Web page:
For some – it might be an impossible list of attributes and expectations …A standard to which women are unfairly compared to
But I would suggest that the writer (thought to be King Solomon) is simply considering the blessing of his wife or mother and noting her qualities.
The text reads more like poetry, expressing deep love and appreciation for labors and qualities
Proverbs is part of wisdom literature.
While the Bible includes narrative, law, history and gospels, it also includes several books categorized as "wisdom literature":
Job, Psalms, Proverbs, Ecclesiastes, Song of Songs.
These books address how to live a wise and faithful life, often in very practical terms
Proverbs puts much of this teaching about wisdom in the mouth of "Woman Wisdom," the personification of wisdom in Hebrew Scripture as well as in much of the ancient world.
She calls upon humans to walk in her ways and follow her path.
In fact, some argue that the "capable wife" of verses 10-31 does not refer to any actual woman (for she's too good to be true!) but to the ideal of Woman Wisdom herself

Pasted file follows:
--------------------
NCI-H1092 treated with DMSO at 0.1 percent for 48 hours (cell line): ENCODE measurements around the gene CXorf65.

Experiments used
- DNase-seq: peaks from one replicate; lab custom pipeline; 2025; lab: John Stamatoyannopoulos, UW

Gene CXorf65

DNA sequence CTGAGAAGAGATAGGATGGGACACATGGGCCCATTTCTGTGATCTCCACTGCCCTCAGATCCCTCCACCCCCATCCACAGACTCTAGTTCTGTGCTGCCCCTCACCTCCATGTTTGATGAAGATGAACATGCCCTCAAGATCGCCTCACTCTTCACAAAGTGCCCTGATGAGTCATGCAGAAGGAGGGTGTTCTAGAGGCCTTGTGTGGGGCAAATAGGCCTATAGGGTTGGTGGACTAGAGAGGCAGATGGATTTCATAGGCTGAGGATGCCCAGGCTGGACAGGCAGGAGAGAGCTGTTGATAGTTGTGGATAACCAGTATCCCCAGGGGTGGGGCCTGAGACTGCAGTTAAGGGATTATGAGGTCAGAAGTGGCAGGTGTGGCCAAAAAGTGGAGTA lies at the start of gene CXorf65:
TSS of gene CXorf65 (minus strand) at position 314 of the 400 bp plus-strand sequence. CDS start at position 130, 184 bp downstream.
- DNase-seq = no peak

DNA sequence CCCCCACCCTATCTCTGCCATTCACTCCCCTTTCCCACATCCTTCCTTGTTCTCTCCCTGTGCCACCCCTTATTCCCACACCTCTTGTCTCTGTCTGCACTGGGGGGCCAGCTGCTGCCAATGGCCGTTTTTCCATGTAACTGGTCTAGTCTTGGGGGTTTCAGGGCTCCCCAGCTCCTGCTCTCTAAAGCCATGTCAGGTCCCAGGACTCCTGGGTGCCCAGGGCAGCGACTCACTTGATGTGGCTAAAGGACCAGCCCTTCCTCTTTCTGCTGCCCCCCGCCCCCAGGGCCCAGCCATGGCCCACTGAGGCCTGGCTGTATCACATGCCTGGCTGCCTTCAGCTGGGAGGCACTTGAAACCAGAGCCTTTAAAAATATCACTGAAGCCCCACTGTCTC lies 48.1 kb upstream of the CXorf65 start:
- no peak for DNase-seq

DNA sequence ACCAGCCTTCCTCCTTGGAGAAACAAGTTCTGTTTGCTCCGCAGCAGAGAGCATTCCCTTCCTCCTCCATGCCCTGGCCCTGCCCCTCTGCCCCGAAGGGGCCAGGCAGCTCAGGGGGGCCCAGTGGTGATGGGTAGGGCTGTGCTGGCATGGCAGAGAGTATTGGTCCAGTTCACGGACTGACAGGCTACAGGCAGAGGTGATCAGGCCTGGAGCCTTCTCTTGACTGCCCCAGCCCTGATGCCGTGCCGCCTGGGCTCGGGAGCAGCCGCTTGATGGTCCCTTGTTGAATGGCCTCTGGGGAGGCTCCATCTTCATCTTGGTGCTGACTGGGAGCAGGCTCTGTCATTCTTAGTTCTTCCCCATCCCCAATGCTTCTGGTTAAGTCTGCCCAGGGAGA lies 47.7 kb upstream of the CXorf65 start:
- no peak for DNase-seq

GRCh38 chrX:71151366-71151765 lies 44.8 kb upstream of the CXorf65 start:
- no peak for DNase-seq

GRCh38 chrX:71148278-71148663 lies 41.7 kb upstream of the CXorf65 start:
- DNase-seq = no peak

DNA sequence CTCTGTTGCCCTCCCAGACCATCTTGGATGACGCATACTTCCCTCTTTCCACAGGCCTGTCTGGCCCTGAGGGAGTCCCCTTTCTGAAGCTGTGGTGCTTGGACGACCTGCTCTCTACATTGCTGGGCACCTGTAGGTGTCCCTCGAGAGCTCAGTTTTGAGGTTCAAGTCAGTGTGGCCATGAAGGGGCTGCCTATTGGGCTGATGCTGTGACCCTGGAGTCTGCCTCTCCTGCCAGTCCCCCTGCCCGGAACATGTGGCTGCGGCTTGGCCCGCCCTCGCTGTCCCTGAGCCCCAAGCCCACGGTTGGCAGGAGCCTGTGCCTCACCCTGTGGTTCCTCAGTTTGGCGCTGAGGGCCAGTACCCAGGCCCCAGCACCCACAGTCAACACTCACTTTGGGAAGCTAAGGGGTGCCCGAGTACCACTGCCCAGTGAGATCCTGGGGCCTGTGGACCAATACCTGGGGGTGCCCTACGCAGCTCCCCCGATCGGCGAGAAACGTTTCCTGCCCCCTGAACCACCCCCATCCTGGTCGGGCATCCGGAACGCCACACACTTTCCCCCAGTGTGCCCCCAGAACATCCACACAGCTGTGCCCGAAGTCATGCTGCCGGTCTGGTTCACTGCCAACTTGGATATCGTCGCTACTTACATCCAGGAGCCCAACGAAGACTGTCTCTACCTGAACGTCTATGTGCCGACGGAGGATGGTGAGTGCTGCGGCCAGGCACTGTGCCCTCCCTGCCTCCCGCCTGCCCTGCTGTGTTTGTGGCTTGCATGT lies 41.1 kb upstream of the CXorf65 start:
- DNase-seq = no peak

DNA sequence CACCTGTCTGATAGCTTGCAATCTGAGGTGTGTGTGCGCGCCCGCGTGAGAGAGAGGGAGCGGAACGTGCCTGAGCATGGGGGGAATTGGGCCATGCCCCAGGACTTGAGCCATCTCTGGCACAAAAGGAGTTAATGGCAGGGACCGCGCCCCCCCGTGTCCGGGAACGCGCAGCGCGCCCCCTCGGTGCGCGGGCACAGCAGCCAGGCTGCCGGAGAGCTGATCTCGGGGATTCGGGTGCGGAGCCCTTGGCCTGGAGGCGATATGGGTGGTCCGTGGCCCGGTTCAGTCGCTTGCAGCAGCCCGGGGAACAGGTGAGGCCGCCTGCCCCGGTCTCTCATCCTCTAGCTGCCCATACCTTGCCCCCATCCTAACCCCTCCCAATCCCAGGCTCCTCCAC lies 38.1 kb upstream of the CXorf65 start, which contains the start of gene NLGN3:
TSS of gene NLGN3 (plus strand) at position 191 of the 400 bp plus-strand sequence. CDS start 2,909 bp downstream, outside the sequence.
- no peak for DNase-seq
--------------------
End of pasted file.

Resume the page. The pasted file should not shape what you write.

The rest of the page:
Because of the celebration of these qualities, it is therefore an ideal passage for honoring the best in mothers
Deep behind the celebration of Mothers is actually the celebration of the Love of God, the Gospel, clothed in the love of Mothers
Our passage from James today, is also considered Hebrew wisdom literature
And three weeks ago when we first started with the letter of James, and I focused the sermon on ‘the brother of Jesus’ instruction’ to live an active faith – to walk the talk
And suggested that maybe the strength of James is not ‘a message of the character of God’
… ‘But Our character response to God’